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Article |

Use of Centrally Acting Sympatholytic Agents in the Management of Hypertension

James R. Oster, MD; Murray Epstein, MD
Arch Intern Med. 1991;151(8):1638-1644. doi:10.1001/archinte.1991.00400080122024.
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Considerable evidence suggests that hyperactivity of the sympathetic nervous system is implicated not only in the pathogenesis of essential hypertension but also in several blood pressure-independent complications of essential hypertension. Even with the advent of newer antihypertensive agents, including angiotensin-converting enzyme inhibitors and calcium antagonists, the centrally acting sympatholytics (α2-adrenoceptor agonists) remain a valuable group of medications for the management of hypertension of all grades of severity. Their advantages include efficacy; rarity of contraindication; absence of most metabolic and serious side effects; favorable effects on systemic hemodynamics; lack of true tolerance and infrequency of volume expansion-related pseudotolerance; suitability in the elderly, in isolated systolic hypertension, and in patients with various concomitant conditions, such as diabetes mellitus; ability to reverse left ventricular hypertrophy; and relative low cost. The long duration of action of guanfacine hydrochloride, the most recently marketed agent, and of the transdermal formulation of clonidine is an especially commendable feature. The principal disadvantages of this class of medications are an overlap between the therapeutic dosage and that producing sedation and dry mouth and the potential to cause the discontinuation syndrome and sexual dysfunction.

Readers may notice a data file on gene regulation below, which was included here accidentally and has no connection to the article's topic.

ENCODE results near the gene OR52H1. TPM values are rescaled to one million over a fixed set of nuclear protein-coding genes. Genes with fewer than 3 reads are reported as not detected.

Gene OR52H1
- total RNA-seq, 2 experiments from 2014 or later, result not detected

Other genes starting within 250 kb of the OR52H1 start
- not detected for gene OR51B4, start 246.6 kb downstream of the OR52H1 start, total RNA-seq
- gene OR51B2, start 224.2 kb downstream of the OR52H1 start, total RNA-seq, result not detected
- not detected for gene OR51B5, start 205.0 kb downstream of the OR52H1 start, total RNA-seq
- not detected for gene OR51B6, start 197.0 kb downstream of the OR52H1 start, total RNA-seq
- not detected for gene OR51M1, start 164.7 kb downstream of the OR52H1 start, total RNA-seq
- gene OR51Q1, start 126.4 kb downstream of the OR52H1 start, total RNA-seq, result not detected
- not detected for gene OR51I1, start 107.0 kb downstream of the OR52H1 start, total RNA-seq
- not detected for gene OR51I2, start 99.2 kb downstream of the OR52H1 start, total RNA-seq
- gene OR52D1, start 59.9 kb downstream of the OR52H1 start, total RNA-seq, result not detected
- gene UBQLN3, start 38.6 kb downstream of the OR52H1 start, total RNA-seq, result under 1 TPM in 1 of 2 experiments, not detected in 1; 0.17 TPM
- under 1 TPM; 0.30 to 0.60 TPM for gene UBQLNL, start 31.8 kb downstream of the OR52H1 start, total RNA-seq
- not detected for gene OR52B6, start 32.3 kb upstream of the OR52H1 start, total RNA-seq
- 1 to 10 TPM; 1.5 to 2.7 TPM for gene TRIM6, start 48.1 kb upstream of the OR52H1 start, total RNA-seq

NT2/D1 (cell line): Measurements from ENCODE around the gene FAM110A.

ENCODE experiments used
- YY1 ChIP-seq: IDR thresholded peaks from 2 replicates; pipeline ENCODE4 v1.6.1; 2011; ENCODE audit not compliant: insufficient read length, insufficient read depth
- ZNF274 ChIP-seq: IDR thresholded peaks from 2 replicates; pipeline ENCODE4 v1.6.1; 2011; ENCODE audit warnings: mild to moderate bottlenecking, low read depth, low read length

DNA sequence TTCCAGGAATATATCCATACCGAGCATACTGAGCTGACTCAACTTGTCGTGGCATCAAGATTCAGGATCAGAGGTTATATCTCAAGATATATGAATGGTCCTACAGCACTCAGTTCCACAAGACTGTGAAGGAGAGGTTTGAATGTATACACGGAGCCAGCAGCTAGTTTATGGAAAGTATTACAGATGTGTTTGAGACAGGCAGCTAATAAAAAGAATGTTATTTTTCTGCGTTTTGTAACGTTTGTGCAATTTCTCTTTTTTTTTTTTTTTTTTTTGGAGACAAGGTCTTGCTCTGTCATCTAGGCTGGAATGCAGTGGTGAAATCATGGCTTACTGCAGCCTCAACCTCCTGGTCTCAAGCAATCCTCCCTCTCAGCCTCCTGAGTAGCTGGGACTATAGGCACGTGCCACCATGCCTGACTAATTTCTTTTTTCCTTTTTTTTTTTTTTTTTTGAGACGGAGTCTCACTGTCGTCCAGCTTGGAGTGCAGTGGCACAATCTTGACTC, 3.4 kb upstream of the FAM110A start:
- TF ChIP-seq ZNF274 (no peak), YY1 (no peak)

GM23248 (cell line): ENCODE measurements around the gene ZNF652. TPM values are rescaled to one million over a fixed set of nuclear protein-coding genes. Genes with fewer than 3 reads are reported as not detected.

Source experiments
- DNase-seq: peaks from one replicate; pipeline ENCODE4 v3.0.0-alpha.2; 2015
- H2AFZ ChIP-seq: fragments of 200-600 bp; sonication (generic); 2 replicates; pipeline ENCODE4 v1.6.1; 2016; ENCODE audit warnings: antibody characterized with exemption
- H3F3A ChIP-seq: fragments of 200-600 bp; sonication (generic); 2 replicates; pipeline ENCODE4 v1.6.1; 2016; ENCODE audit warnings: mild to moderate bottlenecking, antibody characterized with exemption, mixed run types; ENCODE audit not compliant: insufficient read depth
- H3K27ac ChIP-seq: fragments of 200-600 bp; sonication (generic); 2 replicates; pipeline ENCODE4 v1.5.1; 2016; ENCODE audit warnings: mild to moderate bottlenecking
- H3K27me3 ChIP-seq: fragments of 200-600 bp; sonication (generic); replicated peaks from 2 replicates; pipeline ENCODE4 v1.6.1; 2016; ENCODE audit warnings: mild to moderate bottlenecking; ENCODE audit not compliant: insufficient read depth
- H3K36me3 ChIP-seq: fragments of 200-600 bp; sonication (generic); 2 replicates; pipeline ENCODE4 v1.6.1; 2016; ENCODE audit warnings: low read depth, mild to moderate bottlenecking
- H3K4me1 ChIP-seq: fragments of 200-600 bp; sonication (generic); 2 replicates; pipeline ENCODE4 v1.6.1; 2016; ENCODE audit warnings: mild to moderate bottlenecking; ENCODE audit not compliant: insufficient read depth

(Arch Intern Med. 1991;151:1638-1644)


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